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Previously Broken Bow Head - Bow Quality Question


violinnewb
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If a good bow had its head broken and the repair was performed well, despite the value going down, does the break/repair make a big difference in how it plays?

In other words, if I do not plan on selling the bow, and can get a Bazin or Nurnberger, etc. for $500, is it worth it in terms of having a quality bow?

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Once, at a seminar for court experts, I asked the President of the Viennese High Court (i.e. Austria’s top lawyer) how he would define depreciation. He answered “Misstrauen in Geld ausgedruckt” (mistrust expressed in an amount of money). Nobody in his right senses would want to buy a broken bow, so the mistrust is extremely high. If it is yours already, you can play it “until the end” and it will be nobody's business. “How it plays” is subjective anyway

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Let me rephrase the issue(s) more carefully.

I want to buy a great bow for a fraction of the price to keep, play,  and to hold onto until I die.  

Does a previously broken bow head that was expertly repaired play any different?

I am looking for tone production, buoyancy, camber, balance, etc.  I know these things are subjective to an extent.  I don't repair bows.  I only play.  Therefore, I do not know the physics related to the before and after aspect of repairs.

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41 minutes ago, violinnewb said:

Let me rephrase the issue(s) more carefully.

I want to buy a great bow for a fraction of the price to keep, play,  and to hold onto until I die.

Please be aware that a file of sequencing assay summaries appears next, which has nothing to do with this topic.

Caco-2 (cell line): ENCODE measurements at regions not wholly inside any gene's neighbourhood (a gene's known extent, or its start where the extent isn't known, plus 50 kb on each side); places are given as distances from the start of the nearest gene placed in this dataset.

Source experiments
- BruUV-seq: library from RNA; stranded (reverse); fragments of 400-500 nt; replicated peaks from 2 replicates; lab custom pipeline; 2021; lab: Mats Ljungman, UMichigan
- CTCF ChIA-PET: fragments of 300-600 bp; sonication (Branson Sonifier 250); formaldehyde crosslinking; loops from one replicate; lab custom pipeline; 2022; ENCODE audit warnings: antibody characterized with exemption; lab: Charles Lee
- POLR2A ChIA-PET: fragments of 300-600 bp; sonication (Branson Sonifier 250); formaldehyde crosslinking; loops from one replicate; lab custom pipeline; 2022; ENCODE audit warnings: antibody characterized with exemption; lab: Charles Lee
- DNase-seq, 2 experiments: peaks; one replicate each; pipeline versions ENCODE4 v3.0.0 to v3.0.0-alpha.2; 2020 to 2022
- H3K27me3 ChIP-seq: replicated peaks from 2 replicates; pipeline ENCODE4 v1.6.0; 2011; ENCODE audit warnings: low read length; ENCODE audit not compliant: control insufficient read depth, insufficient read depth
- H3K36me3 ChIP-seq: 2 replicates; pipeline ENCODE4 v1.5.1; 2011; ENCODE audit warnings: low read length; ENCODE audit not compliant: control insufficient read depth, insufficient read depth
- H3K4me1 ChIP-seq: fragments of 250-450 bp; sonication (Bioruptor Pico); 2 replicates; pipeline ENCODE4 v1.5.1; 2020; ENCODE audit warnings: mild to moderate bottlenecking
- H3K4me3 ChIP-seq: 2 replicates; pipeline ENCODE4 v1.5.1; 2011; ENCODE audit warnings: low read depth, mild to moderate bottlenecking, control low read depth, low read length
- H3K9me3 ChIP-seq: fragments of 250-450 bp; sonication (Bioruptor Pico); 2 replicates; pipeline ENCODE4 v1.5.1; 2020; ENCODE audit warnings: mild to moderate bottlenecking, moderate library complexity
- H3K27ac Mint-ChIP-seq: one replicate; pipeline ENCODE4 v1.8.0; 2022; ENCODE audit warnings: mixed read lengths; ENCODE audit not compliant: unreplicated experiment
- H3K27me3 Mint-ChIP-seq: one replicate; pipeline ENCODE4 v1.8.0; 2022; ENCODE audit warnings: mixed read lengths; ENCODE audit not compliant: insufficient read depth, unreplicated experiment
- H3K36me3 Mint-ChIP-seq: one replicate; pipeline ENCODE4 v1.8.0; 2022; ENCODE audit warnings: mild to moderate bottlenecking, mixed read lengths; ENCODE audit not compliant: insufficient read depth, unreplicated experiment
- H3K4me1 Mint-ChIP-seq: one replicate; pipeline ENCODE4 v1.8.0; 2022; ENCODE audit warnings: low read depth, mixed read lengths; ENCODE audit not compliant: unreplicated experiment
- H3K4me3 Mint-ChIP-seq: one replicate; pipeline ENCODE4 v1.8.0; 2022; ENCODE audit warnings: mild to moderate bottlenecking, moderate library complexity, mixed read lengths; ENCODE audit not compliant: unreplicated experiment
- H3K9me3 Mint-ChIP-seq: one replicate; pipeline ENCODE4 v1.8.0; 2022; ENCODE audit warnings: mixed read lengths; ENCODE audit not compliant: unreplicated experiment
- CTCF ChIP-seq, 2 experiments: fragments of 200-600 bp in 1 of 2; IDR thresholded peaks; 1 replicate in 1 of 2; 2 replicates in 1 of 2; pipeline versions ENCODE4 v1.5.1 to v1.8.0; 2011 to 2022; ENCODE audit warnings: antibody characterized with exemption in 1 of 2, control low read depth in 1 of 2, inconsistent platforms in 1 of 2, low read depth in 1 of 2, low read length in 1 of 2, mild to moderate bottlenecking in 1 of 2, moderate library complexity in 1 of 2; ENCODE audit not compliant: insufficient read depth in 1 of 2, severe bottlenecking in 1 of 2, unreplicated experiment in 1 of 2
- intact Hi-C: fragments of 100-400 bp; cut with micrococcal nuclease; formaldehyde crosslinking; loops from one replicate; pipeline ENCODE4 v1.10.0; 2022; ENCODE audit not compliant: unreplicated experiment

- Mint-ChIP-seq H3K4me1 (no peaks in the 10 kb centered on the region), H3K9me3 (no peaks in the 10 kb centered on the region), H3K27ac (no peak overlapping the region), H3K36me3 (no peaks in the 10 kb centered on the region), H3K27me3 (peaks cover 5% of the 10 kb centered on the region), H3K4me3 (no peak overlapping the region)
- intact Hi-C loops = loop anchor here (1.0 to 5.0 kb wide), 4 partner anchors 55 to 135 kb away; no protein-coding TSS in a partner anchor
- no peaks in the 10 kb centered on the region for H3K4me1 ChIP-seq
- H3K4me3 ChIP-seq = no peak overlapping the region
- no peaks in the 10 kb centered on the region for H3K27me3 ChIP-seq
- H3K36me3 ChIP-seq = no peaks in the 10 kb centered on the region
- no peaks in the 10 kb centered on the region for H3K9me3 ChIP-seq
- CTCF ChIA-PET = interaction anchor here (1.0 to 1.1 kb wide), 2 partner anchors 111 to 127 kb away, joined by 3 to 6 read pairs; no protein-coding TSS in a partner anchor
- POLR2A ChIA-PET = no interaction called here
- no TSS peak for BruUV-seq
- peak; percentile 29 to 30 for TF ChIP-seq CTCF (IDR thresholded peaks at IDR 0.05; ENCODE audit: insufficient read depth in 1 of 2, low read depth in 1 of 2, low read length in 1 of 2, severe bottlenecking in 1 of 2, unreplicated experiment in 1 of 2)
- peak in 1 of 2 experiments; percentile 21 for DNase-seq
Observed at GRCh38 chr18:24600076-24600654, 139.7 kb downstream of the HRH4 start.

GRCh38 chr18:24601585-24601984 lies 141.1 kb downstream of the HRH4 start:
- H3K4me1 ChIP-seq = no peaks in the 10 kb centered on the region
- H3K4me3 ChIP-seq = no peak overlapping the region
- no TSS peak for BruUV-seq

Does a previously broken bow head that was expertly repaired play any different?

I am looking for tone production, buoyancy, camber, balance, etc.  I know these things are subjective to an extent.  I don't repair bows.  I only play.  Therefore, I do not know the physics related to the before and after aspect of repairs.

Martin is surely quite right, presuming the repair is perfectly done. I suppose people are different. I for one have been involved in to many probate proceedings of people who bought stuff that was supposedly “a bargain” to want anything to do with it. If I were buying something to enjoy for the rest of my life, I would want something immaculate

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44 minutes ago, martin swan said:

I don’t believe you would notice any difference if the repair is well done.

The type of break matters. The rehair person should know the disposition of the break and perhaps return to that person.

As for the stick breaks, which yours is not, the situation becomes more dire or at least complex. I have seen plenty of grafts under the wrap when the frog end has worn out. Often this was not disclosed to the buyer. If the graft was recent, I would inform the owner of the bow. 

Frogs can be swapped out. New ones made.

I own several bows with stick/ head damage and they are great. They were purchased for their sound and feel. I also purchased them knowing that at some point, another part of the bow might break and would have to be repaired. Sometimes the cavity is weaker or there are micro fractures that would give way. But I am careful and until anything additionally bad happens to the bow, I play them and admire them. The seller also wanted significantly more than the fraction that we hear about. I bet on the retail going up and that the amount of play justified the cost.